Rachael Craig, MotionHall: Thanks for joining us on our latest in our series of executive webinars from MotionHall.
This is the second of several special editions focused on the unique times we find ourselves in, and I’m very pleased that today, Anton Gueth from EVOLUTION Life Sciences Partners will be with us to speak to his experiences and learnings building business development relationships over video conferencing.
Good morning, Anton.
Anton Gueth, EVOLUTION LSP: Good morning, everyone!
Rachael: We get really good feedback on these executive calls. We cover a lot of material that isn't generally addressed elsewhere, which makes me feel that we're doing something very valuable for the industry and that we're doing a good job bringing talented executives out to contribute to the conversation.
Rachael: Glad to be hosting us today.
My name is Rachael Craig, and I’m the co-founder and CEO of MotionHall. MotionHall exists for one reason, and that’s to help you ensure your company closes the most valuable licensing or M&A deal possible.
MotionHall exists for one reason, and
that’s to help you ensure your company
closes the most valuable licensing or
M&A deal possible.
We're a Silicon Valley technology company, serving business development in the life sciences with modern cloud-based tools. Our tools sit on top of the most comprehensive data available. To empower our premium OutMatch tool, we have a predictive partner identification and profiling tool just for dealmakers like you. Like many of you, our roots are as a venture-backed company. MotionHall’s luminary fund is Village Global, which is backed by Michael Bloomberg, Bill Gates and Jeff Bezos.
Rachael: As I mentioned, I'm very pleased that today we're joined by a special guest Anton Gueth of EVOLUTION Life Sciences Partners.
Anton began his career in the pharmaceutical business over 30 years ago at Eli Lilly. His global finance and operating experience spans the U.S., Europe, the Middle East and Africa. Before founding EVOLUTION Life Science Partners, he was a Managing Director of Burrill Securities. He is also the founder and Managing Partner of Gueth Consulting, a consulting firm focusing on pharmaceutical and biotechnology clients in the areas of licensing, early-stage financing and alliance management. While at Lilly, Anton held multiple positions of increasing responsibility, including area director of Africa/Middle East and concluding as Director of Alliance Management. Anton is a member of the board of directors at Antares Pharma. He is also on the board at the California Chapter of the American Liver Foundation. Anton received his master’s degree in Public Affairs from Indiana University and an MS in Agricultural Economics from Justus Liebig University in Germany. We're really glad to have Anton with us today. And thank you, Anton, for being here.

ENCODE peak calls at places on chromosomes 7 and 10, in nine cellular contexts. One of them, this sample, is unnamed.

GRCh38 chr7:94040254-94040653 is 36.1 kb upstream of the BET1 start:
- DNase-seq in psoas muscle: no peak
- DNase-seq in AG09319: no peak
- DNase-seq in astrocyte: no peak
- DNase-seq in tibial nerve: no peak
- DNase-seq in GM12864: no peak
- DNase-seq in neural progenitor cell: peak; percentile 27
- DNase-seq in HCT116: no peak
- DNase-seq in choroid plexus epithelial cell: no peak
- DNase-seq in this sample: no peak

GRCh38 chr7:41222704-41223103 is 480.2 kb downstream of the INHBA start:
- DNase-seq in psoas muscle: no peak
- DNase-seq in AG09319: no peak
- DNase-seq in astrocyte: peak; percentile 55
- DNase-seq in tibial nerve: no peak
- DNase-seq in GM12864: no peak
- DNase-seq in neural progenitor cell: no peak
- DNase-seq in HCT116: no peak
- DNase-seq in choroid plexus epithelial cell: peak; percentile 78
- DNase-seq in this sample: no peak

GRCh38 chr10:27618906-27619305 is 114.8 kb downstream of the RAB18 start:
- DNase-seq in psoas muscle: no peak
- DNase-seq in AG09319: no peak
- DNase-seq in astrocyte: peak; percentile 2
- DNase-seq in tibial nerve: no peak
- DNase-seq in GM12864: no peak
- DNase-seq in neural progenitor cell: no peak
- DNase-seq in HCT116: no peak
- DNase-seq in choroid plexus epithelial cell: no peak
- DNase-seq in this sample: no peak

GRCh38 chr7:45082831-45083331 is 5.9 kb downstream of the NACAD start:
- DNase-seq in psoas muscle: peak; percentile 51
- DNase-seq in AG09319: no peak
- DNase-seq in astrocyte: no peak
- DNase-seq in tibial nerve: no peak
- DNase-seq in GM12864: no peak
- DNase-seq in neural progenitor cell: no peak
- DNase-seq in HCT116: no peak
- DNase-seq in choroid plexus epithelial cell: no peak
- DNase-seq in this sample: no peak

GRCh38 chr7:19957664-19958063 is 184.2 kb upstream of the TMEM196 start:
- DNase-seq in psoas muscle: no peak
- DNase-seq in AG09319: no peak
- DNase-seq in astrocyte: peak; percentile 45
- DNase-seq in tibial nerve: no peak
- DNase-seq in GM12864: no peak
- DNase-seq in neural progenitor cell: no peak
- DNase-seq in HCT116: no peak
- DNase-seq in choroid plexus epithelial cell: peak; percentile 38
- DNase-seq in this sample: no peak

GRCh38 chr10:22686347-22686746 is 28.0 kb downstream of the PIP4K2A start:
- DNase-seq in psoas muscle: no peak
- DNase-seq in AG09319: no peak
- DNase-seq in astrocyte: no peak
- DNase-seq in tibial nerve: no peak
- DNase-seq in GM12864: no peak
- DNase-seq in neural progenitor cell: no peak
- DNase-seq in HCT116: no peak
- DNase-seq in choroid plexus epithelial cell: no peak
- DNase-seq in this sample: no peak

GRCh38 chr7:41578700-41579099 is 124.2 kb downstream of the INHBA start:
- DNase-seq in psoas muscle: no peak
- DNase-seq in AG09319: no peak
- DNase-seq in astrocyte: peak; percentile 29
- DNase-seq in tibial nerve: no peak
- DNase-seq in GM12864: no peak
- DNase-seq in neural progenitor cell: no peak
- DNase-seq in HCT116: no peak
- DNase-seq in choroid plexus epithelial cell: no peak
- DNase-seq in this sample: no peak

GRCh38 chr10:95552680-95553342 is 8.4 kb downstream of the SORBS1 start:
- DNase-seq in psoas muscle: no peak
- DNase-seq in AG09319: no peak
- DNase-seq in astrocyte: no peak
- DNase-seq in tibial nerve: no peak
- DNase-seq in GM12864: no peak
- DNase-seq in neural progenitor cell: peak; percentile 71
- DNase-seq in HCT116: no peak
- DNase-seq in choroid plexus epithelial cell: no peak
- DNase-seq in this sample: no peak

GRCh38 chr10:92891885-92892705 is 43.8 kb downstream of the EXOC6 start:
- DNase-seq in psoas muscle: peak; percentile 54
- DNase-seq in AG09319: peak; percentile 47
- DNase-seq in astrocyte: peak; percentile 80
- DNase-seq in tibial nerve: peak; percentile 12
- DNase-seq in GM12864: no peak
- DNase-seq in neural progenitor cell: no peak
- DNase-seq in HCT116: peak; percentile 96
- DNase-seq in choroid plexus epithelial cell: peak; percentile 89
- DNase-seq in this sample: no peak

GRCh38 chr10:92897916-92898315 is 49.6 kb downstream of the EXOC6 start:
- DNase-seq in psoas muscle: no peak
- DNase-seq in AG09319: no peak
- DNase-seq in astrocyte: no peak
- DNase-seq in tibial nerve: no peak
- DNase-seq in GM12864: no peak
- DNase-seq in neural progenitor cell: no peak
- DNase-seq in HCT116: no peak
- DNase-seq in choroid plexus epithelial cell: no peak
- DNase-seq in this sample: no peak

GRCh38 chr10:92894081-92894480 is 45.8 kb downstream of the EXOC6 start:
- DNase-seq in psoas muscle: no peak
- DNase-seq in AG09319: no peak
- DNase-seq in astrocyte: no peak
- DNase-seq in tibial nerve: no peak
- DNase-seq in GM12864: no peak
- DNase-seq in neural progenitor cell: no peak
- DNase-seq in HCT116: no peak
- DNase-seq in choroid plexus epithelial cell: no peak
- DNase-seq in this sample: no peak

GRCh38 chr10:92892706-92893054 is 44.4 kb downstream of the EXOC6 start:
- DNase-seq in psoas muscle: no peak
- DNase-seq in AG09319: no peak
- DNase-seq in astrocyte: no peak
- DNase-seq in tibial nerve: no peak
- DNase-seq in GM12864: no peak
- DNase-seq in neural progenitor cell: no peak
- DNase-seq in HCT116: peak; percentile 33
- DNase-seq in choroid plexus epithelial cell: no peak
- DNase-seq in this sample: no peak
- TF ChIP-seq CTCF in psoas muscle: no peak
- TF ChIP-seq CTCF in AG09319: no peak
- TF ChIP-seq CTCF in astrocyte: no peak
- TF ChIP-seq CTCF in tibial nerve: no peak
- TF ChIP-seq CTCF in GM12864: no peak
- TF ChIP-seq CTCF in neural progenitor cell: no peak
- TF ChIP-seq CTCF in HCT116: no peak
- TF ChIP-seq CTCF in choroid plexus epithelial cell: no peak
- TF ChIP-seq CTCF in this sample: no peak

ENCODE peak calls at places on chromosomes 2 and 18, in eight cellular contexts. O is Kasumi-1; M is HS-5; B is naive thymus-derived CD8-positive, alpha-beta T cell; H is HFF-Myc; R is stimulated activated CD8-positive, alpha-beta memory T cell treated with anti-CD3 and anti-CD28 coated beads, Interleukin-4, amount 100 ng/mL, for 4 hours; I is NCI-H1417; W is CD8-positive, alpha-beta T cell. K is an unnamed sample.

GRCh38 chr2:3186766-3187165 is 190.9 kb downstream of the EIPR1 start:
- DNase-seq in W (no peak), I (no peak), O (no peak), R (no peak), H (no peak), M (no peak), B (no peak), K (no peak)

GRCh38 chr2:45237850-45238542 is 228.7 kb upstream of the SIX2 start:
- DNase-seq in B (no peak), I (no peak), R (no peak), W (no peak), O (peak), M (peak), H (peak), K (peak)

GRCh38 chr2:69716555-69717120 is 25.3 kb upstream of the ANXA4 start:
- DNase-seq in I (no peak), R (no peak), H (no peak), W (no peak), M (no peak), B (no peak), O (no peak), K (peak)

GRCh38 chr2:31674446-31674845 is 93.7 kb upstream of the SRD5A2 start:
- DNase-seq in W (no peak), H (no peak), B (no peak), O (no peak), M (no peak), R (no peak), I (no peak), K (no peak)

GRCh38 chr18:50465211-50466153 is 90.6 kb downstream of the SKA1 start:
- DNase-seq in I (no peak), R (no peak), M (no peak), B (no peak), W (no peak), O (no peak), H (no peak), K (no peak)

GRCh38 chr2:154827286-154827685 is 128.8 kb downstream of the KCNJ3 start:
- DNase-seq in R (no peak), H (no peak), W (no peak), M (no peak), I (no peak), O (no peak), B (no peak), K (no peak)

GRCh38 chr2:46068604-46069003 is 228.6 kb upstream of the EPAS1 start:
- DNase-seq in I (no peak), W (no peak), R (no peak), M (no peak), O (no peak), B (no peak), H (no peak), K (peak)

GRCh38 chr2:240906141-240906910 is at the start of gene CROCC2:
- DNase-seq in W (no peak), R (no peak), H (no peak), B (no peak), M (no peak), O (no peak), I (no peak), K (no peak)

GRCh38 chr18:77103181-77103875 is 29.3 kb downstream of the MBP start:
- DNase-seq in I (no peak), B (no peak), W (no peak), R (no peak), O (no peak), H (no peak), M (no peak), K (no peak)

Anton: Looking forward to the conversation. Thank you. Discussion and Q&A:
Rachael: Anton, you and I were chatting just a moment ago about some business that you've just conducted and are now able to talk about. That was all done over video conference. Can I ask you to share a little bit about that experience, and maybe some of the learnings that came from doing that work over video?
Anton: Yes, I can. The basic story is just literally this morning, one of my clients, a Swedish based company, announced a global licensing transaction with a US Company that has a Korean parent, that we spent the last five months working on. Except for a meeting at J.P. Morgan, which thank goodness was slightly pre-Corona, we ended up having to do everything online. First of all, the communication was between a Korean, US and Swedish company. So way more time zones than mere mortals can typically handle. The folks that sell internet bandwidth had very good business over the last few months with us. But it worked out reasonably well because we had at least one meeting of the principals early on. So, it was at least a face-to-face meeting early on to build a little bit of a relationship. Interestingly enough, everything else was done by a phone call or video. It worked out much better than I had feared, and not so much just from a negotiating perspective because all of that tends to happen via trading documents. This morning at 6AM, we concluded with a major press conference at the Swedish Stock Exchange, which was a new one for even the Swedish Stock Exchange to have people from around the globe calling into a Zoom call and explaining to the shareholders of the Swedish company what exactly we did do and what the picture holds going forward. So, all in all, pretty successful in process and outcome.
It worked out much better than I had feared.